Autunite - Encyclopedia

    Class : Phosphates, arsenates, vanadates
    Subclass : Phosphate
    Crystal system : Orthorhombic
    Chemistry : Ca(UO2)2 (PO4)2 . 10H2O
    Rarity : Common

Autunite is a product of the alteration of uraninite. It is the most common surface uranium mineral, abundant in the oxidation zones of uranium deposits ; it is also found more rarely in pegmatitic veins containing uranium and in some hydrothermal veins. It takes its name from the city of Autun in Saone-et-Loire (France), its locality of discovery. Autunite forms thin lamellar crystals with a square or octagonal shape, but is often found in scaly masses, flakes, laminated surface incrustations or microcrystalline coatings. The autunite is yellow-green, changing to lemon yellow to sulfur yellow by dehydration and transformation into meta-autunite. It is a mineral that reacts very strongly to UV with a very characteristic green fluorescence. Autunite is an important uranium ore. It is also popular with collectors.

Autunite from Nanjingqiao U deposit mine, China
Autunite from Nanjingqiao U deposit mine, China
Autunite from Nanjingqiao U deposit mine, China
Autunite from Vénachat, Haute-Vienne, France

Autunite in the World

The best autunite crystals come from the Chinese Nanjingqiao U deposit mine, Hunan Province, China where green crystals of several centimeters arranged in fans can form groups of about ten centimeters. The American Daybrake Mine (Washington) is also famous for similar pieces. Also noteworthy are the aesthetic crystals of the Brazilian pegmatite from Malacacheta in Minas Gerais. Finally, there is the Mount Painter mine in Australia, which has exploited massive 30 cm thick autunite veins containing good crystals, but also the Portuguese district of Viseu which has produced good crystals on smoky quartz.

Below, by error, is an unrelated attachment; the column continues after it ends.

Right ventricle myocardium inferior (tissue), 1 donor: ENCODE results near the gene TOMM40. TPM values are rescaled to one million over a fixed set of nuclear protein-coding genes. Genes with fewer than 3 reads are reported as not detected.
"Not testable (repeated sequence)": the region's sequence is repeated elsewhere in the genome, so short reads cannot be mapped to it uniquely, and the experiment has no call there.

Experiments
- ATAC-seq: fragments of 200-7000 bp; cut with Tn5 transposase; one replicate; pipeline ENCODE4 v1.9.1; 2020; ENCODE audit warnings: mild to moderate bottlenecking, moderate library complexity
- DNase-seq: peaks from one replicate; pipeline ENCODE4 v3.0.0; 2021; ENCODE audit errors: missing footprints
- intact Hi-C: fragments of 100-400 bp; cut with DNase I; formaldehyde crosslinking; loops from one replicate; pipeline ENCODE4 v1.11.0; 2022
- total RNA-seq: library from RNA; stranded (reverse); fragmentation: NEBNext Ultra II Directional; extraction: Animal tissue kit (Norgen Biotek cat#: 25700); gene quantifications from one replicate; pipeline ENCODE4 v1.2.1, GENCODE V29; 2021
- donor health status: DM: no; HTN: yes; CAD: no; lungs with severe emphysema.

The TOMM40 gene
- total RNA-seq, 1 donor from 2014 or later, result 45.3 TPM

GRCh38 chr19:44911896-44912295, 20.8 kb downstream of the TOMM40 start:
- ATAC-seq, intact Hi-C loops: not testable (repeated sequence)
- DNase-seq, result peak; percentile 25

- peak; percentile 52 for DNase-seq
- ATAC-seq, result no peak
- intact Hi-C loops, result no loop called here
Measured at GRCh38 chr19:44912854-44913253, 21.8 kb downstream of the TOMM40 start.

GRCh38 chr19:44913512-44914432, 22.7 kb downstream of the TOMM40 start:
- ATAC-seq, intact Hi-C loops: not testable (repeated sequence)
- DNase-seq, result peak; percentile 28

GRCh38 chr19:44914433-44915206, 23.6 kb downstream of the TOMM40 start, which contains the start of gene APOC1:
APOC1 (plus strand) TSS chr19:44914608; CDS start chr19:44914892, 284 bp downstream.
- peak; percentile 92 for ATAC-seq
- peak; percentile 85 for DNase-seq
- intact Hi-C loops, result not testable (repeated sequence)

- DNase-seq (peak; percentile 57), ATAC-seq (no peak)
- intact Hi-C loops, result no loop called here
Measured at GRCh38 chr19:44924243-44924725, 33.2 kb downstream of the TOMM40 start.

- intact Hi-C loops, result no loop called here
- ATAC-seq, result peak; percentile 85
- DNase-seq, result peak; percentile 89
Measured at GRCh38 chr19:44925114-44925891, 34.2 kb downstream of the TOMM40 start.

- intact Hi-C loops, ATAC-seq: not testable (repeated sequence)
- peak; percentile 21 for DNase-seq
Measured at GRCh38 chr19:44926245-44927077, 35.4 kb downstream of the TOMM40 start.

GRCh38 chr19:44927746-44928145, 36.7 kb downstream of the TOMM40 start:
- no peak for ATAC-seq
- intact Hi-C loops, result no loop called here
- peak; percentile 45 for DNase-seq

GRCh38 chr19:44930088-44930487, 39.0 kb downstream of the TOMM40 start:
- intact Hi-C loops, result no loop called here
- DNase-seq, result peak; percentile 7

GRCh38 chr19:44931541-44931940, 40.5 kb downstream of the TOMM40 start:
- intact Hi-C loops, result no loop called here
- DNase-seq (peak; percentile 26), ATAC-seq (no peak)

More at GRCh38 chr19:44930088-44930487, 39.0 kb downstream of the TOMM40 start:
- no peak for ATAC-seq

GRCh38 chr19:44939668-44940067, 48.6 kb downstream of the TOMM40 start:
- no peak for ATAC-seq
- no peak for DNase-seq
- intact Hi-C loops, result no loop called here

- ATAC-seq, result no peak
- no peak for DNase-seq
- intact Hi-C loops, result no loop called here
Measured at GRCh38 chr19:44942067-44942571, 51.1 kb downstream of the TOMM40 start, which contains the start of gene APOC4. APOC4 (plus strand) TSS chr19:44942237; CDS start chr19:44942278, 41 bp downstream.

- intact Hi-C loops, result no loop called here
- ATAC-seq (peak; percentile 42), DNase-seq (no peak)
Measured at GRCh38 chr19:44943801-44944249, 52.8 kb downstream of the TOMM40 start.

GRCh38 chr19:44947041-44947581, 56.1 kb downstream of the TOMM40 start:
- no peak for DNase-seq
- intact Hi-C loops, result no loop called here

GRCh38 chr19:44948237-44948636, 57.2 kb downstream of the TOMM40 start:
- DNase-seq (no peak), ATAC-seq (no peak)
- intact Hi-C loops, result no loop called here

Autunite in France

Autunite is quite common on the French territory, remarkable centimetric flake crystals were produced by the uranium mines of Margnac and La Crouzille en Limousin, Ouch de Jau, near Autun in the Morvan (type locality), Kerlec'h en Lignol (Morbihan) and perhaps especially the veins of Lachaux (Puy-de-Dôme) and Huis Jacques (Bourgogne) which gave crystals of 2 cm lining decimetric surfaces. We also find the autunite associated with smoky quartz in the granitic pegmatites of Venachat (Haute-Vienne).

Twinning and special forms

Rare and unobservable in interpenetration on {110}.

Fakes and scams

There are no fake records for this species, however most of the autunite samples are treated to prevent dehydration and thus ensure good conservation. The old specimens are often varnished, varnish that does not necessarily age very well (yellowing, cracking). Modern treatments are almost invisible, and "plasticizes" the sample. We use paraloid B72 to stabilize our autunites, it exists in ready-mixed solution to be applied directly with the brush and also in "beads" to dissolve in acetone.



Hardness : 2 to 2.5
Density : 3.05 to 3.2
Fracture : Irregular
Trace : Yellow




TP : Translucent to transparent
IR : 1.553 to 1.577
Birefringence : 0.024
Optical character : Biaxial -
Pleochroism : Medium
Fluorescence : Green


Solubility : Acids

Magnetism : None
Radioactivity : Important